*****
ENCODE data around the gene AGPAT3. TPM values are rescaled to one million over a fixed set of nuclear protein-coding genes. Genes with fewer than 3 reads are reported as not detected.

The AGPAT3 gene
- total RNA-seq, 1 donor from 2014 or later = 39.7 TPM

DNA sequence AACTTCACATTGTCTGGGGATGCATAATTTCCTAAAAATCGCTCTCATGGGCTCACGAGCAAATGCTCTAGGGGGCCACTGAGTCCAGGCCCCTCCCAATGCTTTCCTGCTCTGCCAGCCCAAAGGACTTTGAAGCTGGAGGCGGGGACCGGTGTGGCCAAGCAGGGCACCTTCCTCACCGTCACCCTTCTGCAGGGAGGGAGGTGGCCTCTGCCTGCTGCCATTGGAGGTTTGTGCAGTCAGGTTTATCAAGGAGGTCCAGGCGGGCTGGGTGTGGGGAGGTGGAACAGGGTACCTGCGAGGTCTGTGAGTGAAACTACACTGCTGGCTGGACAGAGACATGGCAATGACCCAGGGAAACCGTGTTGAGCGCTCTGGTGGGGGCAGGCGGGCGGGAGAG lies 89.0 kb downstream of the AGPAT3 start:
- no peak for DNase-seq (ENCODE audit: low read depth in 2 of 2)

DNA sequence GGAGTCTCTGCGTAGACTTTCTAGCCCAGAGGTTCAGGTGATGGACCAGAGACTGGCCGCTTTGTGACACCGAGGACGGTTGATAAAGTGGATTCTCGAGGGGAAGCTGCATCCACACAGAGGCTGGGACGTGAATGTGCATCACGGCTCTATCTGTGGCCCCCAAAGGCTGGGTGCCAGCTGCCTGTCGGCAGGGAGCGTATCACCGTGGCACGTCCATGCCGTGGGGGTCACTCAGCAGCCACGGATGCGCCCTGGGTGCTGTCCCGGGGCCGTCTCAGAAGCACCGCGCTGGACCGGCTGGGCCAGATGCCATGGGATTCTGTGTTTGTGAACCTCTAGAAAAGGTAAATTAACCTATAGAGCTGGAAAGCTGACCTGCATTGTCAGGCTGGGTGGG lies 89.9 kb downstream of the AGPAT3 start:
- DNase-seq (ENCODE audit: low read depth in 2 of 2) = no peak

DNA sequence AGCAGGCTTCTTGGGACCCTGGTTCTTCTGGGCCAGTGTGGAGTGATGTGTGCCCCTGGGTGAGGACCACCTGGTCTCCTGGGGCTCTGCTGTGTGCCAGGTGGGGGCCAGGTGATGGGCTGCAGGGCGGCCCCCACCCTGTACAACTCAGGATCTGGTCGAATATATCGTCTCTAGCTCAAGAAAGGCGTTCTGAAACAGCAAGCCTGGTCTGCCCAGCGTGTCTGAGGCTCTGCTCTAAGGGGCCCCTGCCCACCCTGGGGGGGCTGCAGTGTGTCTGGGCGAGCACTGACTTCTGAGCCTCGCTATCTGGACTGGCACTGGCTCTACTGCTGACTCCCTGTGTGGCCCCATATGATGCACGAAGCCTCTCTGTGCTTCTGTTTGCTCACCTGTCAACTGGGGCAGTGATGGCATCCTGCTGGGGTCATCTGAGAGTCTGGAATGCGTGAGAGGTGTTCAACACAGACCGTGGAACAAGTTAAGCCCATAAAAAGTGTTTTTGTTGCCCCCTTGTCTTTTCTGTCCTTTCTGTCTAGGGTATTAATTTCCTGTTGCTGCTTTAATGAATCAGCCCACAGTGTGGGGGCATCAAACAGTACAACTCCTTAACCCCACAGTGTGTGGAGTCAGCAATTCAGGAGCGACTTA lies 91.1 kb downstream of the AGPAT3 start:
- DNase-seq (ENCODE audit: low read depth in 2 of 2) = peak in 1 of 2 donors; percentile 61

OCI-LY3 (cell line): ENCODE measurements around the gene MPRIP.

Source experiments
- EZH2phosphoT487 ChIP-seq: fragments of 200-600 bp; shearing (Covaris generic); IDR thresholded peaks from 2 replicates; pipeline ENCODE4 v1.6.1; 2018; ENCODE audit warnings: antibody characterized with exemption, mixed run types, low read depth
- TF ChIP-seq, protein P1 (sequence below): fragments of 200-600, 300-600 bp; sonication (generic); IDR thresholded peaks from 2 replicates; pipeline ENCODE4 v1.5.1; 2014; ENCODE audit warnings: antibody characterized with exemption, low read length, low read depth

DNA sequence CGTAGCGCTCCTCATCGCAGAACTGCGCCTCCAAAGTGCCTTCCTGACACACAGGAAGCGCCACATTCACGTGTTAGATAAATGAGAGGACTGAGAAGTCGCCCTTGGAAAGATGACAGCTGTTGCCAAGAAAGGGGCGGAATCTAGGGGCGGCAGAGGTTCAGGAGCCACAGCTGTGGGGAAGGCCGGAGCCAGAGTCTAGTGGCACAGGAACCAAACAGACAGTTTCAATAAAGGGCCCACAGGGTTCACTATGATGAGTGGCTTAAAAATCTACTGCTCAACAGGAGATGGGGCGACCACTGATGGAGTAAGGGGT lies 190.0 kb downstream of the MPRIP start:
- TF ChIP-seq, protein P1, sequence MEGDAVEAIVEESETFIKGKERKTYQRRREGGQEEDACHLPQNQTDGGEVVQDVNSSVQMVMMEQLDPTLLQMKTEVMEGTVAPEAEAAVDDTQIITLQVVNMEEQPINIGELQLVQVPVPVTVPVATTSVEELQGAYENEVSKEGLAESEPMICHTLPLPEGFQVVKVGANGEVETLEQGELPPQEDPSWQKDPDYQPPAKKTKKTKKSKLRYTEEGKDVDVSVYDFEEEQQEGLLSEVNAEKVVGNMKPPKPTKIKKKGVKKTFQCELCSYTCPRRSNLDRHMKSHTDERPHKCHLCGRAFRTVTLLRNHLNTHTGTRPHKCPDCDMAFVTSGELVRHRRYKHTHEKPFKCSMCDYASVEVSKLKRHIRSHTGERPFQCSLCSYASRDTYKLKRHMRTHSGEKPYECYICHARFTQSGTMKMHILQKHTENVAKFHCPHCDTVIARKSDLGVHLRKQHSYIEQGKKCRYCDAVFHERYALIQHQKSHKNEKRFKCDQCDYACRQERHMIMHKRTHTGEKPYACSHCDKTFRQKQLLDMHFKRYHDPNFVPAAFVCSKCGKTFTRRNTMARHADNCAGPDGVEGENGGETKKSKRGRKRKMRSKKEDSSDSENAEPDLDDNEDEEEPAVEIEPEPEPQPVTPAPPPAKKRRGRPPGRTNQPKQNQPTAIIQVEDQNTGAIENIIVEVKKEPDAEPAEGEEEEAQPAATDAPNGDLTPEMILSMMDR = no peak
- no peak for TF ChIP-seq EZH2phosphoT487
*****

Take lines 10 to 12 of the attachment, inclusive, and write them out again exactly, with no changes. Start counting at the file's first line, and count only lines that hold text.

OCI-LY3 (cell line): ENCODE measurements around the gene MPRIP.

Source experiments
- EZH2phosphoT487 ChIP-seq: fragments of 200-600 bp; shearing (Covaris generic); IDR thresholded peaks from 2 replicates; pipeline ENCODE4 v1.6.1; 2018; ENCODE audit warnings: antibody characterized with exemption, mixed run types, low read depth